Once a physician authorizes oxygen therapy in the home setting based on patient need, it is normally supplied via one of three different sources: oxygen tanks, liquid systems or oxygen concentrators. Compressed oxygen in metal cylinders is convenient for the small volume user. There is little waste and the oxygen can be stored indefinitely. Larger cylinders are heavy and bulky and can be difficult to handle. The volumes are limited and the high pressure hazard is a legitimate safety concern. Oxygen tanks are affordable and widely available and the smaller cylinders sizes are comfortably portable. Frequent deliveries can be a nuisance as well as the occasional tight valve requiring a strong hand. Oxygen tanks are primarily utilized by the mobile patient, and as a backup to a liquid or concentrator suppply system. A pressure reducing valve with a flowmeter is needed to deliver the gas at the prescribed flow. Oxygen flows in the home care environment generally range from 1/2 to 5 liters per minute. Oxygen cylinder safety measures and patient operating instructions should be thoroughly reviewed and confirmed. Find oxygen tank suppliers in your area.
Liquid oxygen systems are ideal for the high volume patient. Since 1 cubic foot of liquid oxygen is the equivalent of 860 cubic feet of oxygen gas, liquid oxygen systems can store a large volume of oxygen gas in a relatively small space. These are low pressure systems generally between 20 to 25 psi and cannot operate ventilators and high pressure equipment. They must be delivered as needed, are large and bulky and present a low temperature skin burn hazard since the liquid oxygen is kept at about -300 degrees Fahrenheit. Maximum flows are limited to 5-8 liters per minute. Small liquid oxygen cylinders hold between 50-100 lbs of liquid. Portable units can weigh anywhere from 5-15lbs. and can be refilled in a few minutes from the system for an 8 hour supply at 2 LPM. Patients should wear protective gloves when refilling. Find liquid oxygen suppliers in your area.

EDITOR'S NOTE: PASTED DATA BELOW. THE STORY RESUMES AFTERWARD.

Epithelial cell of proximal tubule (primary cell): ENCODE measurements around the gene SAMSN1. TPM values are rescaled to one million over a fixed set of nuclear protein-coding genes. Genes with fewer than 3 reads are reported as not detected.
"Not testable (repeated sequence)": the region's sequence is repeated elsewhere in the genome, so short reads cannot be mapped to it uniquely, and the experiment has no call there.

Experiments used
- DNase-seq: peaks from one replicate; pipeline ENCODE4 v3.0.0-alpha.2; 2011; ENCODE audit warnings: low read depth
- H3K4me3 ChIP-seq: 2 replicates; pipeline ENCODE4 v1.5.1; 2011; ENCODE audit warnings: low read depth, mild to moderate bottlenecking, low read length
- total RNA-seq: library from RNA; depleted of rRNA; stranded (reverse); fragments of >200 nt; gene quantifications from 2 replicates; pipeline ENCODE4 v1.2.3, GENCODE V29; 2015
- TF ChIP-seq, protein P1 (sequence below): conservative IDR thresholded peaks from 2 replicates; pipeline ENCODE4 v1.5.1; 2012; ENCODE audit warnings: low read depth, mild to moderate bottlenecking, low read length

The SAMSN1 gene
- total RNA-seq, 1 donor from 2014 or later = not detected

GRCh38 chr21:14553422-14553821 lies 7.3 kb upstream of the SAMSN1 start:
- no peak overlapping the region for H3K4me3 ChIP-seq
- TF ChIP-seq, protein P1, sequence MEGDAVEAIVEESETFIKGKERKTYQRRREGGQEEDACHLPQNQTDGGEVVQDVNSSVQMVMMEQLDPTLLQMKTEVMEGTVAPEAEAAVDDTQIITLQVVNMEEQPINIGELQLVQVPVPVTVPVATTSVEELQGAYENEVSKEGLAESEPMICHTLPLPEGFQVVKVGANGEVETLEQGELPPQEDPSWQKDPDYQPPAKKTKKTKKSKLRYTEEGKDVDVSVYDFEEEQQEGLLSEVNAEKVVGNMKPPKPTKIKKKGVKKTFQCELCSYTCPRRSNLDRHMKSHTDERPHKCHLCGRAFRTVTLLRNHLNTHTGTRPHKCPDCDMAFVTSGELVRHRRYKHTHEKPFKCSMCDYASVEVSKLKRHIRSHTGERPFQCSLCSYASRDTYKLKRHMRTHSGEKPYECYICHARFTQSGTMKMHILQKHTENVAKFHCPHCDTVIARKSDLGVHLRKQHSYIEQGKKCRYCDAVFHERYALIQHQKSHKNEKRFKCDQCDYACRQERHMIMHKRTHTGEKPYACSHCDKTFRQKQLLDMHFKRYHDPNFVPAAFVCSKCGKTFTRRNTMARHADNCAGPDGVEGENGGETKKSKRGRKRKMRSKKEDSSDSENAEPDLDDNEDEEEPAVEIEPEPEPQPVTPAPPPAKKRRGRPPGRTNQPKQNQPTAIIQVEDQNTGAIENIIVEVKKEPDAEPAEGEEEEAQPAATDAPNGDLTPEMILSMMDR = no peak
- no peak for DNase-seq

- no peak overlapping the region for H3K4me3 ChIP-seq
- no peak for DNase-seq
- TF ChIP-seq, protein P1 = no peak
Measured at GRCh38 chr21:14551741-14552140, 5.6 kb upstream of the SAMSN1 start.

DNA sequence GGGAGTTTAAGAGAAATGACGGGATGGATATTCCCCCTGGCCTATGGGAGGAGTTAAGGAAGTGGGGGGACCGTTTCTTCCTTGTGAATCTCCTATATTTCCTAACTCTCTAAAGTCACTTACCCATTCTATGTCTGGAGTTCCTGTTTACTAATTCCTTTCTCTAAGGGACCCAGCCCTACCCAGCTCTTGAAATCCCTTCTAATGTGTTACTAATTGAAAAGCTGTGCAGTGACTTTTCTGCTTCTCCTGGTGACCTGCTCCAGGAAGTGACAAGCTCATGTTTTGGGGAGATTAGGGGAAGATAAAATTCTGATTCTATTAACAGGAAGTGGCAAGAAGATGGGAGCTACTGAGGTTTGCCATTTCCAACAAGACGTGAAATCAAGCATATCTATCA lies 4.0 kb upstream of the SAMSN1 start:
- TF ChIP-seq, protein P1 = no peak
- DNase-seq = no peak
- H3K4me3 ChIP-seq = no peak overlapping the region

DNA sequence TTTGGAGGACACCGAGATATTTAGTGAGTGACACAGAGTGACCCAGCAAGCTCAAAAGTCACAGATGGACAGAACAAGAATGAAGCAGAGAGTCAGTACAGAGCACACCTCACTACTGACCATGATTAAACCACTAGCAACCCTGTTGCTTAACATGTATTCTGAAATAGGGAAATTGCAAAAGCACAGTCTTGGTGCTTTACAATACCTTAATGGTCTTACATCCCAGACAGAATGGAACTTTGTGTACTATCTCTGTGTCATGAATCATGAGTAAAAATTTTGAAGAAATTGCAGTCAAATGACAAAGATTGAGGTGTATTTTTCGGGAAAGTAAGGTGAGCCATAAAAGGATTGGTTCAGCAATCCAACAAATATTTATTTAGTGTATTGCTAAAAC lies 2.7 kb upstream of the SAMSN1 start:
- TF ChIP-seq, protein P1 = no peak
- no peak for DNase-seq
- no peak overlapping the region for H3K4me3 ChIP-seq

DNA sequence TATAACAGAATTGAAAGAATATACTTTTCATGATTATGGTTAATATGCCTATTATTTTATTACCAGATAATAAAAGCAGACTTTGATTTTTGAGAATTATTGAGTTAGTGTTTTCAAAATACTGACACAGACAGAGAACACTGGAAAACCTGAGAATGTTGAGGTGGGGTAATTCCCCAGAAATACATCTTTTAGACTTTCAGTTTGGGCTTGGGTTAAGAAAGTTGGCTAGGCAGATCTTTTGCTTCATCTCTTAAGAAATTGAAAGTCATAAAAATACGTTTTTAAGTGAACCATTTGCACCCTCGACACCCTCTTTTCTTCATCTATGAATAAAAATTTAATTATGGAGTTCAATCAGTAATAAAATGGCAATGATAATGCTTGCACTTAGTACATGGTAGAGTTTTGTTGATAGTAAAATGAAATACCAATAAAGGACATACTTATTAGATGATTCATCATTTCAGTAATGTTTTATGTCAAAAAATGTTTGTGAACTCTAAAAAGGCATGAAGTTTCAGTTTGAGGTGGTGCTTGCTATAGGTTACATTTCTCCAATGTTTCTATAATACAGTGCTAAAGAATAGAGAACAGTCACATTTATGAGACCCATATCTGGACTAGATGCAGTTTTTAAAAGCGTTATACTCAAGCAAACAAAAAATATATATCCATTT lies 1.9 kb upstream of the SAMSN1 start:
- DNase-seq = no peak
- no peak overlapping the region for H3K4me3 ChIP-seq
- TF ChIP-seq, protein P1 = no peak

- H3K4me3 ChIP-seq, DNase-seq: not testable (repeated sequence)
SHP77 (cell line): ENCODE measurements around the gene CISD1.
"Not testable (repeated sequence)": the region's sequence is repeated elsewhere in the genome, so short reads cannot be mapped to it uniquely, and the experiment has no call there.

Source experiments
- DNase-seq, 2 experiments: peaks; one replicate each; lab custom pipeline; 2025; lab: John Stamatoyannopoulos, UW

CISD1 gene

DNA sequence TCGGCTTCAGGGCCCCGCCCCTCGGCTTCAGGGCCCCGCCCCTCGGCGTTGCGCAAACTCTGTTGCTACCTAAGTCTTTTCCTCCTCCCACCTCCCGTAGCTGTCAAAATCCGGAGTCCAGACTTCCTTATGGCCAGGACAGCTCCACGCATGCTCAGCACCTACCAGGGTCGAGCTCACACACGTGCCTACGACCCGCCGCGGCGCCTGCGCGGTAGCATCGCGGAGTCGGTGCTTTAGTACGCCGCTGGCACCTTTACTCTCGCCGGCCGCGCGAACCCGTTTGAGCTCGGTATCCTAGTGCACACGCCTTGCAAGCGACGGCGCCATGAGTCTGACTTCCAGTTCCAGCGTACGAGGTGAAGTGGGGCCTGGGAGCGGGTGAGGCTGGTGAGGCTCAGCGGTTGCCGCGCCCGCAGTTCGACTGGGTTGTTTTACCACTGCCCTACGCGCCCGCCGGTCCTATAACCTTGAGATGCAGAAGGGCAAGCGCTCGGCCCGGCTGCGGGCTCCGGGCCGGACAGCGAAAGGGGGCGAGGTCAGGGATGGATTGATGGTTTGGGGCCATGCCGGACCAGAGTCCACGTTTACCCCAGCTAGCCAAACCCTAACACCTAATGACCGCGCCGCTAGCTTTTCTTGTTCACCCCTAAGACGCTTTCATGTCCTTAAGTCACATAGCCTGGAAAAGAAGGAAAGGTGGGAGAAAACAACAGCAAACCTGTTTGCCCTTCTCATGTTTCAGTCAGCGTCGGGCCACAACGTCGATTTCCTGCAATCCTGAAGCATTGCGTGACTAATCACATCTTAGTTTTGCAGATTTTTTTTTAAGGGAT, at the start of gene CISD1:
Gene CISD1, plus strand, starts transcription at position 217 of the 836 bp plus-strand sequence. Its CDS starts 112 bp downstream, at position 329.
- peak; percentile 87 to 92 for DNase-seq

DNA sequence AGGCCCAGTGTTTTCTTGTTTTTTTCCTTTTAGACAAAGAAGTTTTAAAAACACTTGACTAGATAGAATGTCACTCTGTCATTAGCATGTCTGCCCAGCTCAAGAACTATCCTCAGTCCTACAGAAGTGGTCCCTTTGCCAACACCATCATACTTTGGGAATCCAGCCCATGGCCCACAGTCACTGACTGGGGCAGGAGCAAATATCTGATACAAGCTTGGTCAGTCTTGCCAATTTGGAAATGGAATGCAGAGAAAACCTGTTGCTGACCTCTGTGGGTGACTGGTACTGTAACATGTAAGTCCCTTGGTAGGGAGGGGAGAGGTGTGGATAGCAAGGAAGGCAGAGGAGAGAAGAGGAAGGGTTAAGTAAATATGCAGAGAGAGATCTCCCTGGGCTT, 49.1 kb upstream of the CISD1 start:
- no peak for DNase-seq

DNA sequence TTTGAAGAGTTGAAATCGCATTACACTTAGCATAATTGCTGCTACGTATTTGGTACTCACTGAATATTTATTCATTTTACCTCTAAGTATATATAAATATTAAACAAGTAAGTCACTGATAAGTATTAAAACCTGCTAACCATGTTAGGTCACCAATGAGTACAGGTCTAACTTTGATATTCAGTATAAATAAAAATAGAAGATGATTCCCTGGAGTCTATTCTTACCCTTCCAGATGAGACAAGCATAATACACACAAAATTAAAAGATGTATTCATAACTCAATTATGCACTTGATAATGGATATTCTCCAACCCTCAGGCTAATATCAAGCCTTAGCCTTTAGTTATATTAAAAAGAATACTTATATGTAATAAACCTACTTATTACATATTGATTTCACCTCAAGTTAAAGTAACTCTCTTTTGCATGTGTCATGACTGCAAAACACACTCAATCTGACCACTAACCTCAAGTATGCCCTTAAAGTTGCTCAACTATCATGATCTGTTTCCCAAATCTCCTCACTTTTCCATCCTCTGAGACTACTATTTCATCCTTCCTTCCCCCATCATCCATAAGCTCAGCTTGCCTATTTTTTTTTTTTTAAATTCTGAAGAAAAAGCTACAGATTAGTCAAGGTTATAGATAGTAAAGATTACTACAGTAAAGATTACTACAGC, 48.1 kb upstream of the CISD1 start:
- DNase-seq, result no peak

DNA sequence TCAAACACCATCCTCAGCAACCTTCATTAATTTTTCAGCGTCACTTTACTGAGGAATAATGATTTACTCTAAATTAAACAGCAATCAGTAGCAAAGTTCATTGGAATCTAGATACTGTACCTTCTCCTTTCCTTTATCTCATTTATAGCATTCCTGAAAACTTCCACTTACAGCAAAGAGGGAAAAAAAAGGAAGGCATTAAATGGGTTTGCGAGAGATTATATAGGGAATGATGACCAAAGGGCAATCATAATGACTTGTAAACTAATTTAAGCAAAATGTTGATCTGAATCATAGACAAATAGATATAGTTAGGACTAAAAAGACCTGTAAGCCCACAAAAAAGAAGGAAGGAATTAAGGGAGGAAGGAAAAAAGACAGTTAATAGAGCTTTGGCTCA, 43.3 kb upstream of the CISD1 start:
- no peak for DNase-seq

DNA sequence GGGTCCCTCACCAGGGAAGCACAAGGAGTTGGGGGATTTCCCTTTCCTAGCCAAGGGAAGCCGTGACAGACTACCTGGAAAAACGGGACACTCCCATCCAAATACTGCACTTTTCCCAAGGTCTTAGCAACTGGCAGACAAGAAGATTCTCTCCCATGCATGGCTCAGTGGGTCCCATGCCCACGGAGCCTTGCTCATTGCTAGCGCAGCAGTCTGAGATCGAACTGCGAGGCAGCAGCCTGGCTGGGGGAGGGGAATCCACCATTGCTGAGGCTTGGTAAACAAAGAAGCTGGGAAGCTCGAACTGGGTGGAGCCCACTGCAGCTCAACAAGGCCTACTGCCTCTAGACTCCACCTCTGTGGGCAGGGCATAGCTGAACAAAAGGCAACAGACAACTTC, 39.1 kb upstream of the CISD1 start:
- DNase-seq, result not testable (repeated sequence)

An oxygen concentrator is a machine that takes in room air and separates out the 20% oxygen and accumulates it for delivery to the patient. Oxygen concentrators are becoming increasingly popular as they offer the most cost effective supply systems for continuous, low flow, 1/2-5 LPM oxygen patients. The most common type uses a molecular sieve of sodium and aluminum silicate pellets that absorb nitrogen, carbon dioxide and water vapor. At flows of 1 to 2 LPM, most concentrators will be able to provide between 90 to 95% oxygen purity. There is no waste and no need for frequent deliveries. They are low pressure systems and cannot operate ventilators and high pressure equipment. Backup oxygen tanks are recommended since a power interruption will cause the unit to become inoperable for the duration. Operating costs are minimal, an oxygen concentrator running 24 hours per day will generally increase the monthly electric bill by only 5-10%. The unit will give off some heat and does create an undesirable low level machine noise. Periodic filter changes and pellet cannister replacement are required. Find oxygen concentrator suppliers in your area.
Respiratory Equipment For Sale
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- Respiratory Equipment for Sale
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- Respironics EasyLife Nasal CPAP Mask
- JSB Nebulizer Machines and Supplies
- Portex Tracheostomy Tubes and Supplies
- DeVilbiss Homecare Portable Suction Machine With Disposable Bottle
- DeVilbiss iGo Portable Oxygen System, With Carrying Case